Protection of the germline from somatic differentiation programs is crucial for germ cell development. In many animals, whose germline development relies on the maternally inherited germ plasm, such protection in particular at early stages of embryogenesis is achieved by maternally localized global transcriptional repressors, such as PIE-1 of Caenorhabditis elegans, Pgc of Drosophila melanogaster and Pem of ascidians. However, zygotic gene expression starts in later germline cells eventually and mechanisms by which somatic gene expression is selectively kept under repression in the transcriptionally active cells are poorly understood. By using the ascidian species Halocynthia roretzi, we found that H3K27me3, a repressive transcription-related chromatin mark, became enriched in germline cells starting at the 64-cell stage when Pem protein level and its contribution to transcriptional repression decrease. Interestingly, inhibition of H3K27me3 together with Pem knockdown resulted in ectopic expression in germline cells of muscle developmental genes Muscle actin (MA4) and Snail, and of Clone 22 (which is expressed in all somatic but not germline cells), but not of other tissue-specific genes such as the notochord gene Brachyury, the nerve cord marker ETR-1 and a heart precursor gene Mesp, at the 110-cell stage. Importantly, these ectopically expressed genes are normally expressed in the germline sister cells (B7.5), the last somatic lineage separated from the germline. Also, the ectopic expression of MA4 was dependent on a maternally localized muscle determinant Macho-1. Taken together, we propose that H3K27me3 may be responsible for selective transcriptional repression for somatic genes in later germline cells in Halocynthia embryos and that the preferential repression of germline sister-lineage genes may be related to the mechanism of germline segregation in ascidian embryos, where the germline is segregated progressively by successive asymmetric cell divisions during cell cleavage stages. Together with findings from C. elegans and D. melanogaster, our data for this urochordate animal support the proposal for a mechanism, conserved widely throughout the animal kingdom, where germline transcriptional repression is mediated initially by maternally localized factors and subsequently by a chromatin-based mechanism.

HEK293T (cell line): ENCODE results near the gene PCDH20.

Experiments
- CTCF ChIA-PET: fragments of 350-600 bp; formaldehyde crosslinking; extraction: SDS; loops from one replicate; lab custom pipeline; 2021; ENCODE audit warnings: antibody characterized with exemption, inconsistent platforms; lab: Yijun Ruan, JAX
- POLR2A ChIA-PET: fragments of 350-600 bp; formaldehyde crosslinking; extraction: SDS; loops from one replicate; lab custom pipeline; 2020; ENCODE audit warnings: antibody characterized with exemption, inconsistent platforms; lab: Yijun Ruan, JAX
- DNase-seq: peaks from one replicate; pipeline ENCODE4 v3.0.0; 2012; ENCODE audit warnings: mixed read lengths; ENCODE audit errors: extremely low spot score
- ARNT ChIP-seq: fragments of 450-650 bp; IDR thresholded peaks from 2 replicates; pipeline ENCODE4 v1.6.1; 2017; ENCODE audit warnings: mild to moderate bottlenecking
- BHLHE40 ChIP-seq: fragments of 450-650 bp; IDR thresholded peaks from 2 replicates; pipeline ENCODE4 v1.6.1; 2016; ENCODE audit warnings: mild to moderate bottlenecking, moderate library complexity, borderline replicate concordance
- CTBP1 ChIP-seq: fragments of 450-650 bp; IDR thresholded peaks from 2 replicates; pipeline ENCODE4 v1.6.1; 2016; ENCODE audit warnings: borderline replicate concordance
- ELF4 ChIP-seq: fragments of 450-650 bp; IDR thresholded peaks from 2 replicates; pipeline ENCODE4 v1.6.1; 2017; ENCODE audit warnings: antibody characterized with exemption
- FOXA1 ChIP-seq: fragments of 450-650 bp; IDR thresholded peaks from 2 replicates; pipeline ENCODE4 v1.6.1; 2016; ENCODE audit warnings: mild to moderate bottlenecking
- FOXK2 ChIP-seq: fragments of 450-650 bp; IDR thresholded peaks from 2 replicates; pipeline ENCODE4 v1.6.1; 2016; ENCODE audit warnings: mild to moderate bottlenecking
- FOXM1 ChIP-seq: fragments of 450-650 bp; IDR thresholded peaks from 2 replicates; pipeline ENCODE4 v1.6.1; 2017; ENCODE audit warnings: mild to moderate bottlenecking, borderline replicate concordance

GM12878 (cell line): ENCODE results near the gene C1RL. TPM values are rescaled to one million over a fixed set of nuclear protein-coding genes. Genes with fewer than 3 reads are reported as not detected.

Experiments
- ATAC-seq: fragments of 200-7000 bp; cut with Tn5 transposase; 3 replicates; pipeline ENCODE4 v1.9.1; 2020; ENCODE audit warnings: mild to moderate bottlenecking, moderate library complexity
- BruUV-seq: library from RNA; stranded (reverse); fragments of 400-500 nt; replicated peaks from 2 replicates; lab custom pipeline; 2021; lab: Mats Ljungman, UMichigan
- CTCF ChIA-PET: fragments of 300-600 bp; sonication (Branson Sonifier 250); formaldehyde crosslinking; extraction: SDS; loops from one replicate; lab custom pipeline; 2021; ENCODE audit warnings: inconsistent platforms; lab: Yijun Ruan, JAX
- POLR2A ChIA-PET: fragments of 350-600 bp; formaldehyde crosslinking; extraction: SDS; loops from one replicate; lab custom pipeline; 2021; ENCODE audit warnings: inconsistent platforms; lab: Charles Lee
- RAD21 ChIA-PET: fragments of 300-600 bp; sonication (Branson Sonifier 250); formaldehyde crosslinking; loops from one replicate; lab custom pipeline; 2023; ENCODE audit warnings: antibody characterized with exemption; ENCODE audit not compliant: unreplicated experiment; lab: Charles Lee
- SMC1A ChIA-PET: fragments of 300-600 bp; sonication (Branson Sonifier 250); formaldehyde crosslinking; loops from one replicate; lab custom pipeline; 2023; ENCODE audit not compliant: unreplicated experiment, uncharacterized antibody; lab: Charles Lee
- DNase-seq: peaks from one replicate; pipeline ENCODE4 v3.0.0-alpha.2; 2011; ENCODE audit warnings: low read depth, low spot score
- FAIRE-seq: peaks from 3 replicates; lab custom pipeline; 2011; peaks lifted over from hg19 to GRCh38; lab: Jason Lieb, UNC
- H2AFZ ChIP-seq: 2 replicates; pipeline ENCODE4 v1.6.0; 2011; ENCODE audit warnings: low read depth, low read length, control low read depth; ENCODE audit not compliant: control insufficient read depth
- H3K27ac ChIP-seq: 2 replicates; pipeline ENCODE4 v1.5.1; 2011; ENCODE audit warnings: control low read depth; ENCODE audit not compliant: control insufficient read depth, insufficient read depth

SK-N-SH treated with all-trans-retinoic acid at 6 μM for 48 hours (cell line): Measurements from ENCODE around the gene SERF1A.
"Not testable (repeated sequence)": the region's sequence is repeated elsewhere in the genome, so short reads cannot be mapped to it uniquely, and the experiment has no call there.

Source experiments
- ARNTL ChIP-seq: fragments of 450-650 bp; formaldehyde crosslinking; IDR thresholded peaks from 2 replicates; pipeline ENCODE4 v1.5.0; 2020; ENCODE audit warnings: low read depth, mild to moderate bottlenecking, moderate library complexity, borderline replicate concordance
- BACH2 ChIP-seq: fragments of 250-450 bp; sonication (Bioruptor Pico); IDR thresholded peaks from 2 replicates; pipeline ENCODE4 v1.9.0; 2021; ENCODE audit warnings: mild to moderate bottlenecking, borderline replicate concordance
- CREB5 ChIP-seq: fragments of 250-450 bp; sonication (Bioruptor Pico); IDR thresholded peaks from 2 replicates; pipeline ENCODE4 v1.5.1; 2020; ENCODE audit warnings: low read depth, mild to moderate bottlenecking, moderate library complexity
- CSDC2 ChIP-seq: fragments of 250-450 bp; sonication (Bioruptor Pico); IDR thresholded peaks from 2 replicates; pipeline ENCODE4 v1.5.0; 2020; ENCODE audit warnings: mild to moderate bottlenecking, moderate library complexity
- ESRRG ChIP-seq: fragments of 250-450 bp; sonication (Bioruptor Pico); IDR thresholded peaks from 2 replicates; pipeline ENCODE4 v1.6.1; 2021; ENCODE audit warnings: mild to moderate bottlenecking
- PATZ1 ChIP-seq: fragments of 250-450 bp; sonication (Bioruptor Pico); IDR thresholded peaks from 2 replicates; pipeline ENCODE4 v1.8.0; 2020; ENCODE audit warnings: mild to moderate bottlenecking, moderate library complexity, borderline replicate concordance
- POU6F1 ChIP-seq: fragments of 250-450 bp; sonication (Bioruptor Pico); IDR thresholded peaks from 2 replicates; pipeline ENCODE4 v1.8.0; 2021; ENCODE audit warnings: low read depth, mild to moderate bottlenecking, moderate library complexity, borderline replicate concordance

- Chromatin modification
- Transcriptional repression